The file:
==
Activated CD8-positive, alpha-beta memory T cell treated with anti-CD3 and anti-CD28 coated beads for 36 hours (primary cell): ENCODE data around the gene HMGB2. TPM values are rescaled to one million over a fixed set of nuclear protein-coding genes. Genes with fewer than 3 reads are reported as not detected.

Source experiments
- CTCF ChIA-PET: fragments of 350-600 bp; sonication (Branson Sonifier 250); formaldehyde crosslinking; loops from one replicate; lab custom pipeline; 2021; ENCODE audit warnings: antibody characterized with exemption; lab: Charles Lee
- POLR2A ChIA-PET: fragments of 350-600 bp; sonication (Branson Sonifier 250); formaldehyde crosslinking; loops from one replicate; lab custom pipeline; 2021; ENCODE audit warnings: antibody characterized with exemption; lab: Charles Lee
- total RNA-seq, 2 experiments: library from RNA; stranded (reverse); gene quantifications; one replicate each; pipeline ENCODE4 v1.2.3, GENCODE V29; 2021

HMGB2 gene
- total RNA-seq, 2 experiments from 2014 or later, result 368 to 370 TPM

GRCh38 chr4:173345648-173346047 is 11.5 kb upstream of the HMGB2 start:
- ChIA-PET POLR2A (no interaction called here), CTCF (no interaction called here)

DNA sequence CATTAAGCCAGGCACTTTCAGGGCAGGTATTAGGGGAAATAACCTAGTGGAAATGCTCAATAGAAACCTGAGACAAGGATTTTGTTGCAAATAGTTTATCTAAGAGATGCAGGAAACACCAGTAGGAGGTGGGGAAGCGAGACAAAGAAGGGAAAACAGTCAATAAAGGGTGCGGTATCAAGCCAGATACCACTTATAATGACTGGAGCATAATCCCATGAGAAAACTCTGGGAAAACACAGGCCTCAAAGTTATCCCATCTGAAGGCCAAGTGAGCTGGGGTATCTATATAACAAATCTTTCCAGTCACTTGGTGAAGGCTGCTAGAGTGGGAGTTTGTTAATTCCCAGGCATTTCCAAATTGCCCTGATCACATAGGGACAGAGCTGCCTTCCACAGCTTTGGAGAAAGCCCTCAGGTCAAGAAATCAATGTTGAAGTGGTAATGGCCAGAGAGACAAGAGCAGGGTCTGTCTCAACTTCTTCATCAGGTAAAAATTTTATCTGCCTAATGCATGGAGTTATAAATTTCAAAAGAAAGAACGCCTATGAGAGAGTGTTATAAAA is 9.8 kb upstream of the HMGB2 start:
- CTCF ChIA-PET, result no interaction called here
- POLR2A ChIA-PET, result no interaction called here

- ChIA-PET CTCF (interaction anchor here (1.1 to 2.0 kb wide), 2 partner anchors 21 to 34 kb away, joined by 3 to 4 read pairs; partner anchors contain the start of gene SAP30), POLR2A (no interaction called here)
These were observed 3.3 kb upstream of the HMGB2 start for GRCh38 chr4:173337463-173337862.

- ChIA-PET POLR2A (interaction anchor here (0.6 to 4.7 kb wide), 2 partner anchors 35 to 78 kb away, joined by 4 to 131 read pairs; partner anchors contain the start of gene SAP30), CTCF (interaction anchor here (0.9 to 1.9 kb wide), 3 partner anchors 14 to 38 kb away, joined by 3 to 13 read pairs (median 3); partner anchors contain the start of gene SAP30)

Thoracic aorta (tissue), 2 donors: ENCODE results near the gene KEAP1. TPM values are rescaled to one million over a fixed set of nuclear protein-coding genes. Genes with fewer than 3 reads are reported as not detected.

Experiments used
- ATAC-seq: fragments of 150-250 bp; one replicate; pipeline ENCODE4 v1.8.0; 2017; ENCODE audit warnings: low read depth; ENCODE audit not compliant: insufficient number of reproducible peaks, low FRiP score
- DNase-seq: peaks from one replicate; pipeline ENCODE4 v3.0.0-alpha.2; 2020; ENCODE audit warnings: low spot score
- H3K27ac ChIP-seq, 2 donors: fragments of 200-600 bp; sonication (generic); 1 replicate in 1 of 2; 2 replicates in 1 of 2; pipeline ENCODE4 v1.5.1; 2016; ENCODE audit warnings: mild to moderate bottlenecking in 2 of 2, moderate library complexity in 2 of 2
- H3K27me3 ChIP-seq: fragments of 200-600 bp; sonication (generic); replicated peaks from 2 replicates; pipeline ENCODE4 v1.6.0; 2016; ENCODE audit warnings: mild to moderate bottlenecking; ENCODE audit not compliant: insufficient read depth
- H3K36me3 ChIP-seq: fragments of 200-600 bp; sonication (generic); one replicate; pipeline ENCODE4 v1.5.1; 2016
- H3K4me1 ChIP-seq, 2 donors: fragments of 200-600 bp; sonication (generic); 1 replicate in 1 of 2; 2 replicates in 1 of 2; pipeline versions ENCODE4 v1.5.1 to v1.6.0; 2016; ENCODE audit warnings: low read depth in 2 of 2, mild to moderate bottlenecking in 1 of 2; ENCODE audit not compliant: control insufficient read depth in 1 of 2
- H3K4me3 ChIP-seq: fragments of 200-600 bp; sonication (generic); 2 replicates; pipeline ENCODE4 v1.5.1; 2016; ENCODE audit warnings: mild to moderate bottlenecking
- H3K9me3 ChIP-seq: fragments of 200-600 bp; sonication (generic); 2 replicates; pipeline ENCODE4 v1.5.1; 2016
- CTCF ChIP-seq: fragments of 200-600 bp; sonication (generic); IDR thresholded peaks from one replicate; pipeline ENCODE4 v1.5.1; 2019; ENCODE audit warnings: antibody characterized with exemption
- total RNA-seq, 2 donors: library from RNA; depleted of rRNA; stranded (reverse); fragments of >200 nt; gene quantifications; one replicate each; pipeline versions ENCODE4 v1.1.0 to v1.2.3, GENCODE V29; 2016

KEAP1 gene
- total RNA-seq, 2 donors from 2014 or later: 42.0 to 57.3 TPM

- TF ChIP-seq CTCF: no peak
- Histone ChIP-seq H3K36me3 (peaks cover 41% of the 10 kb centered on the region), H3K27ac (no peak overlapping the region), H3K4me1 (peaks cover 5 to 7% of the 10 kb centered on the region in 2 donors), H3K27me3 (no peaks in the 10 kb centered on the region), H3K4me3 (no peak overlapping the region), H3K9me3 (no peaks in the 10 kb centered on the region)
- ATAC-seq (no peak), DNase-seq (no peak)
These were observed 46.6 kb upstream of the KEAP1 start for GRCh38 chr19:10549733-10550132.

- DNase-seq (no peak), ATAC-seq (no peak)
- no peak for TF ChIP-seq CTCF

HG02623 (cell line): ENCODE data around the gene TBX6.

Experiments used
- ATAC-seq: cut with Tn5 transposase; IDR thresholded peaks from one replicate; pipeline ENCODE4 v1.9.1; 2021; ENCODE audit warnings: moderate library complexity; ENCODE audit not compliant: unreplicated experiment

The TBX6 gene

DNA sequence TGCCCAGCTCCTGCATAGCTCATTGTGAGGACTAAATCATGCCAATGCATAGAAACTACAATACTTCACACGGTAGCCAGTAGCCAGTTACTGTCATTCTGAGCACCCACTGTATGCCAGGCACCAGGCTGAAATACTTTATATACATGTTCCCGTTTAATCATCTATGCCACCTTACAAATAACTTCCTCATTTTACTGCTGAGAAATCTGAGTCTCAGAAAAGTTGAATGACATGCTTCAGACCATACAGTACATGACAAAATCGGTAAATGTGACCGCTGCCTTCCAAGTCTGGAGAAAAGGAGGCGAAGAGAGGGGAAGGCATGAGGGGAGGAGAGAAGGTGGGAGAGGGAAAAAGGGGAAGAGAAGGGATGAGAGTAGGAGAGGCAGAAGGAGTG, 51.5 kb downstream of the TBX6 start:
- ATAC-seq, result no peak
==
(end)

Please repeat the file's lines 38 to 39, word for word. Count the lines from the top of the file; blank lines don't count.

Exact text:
- ATAC-seq: cut with Tn5 transposase; IDR thresholded peaks from one replicate; pipeline ENCODE4 v1.9.1; 2021; ENCODE audit warnings: moderate library complexity; ENCODE audit not compliant: unreplicated experiment

The TBX6 gene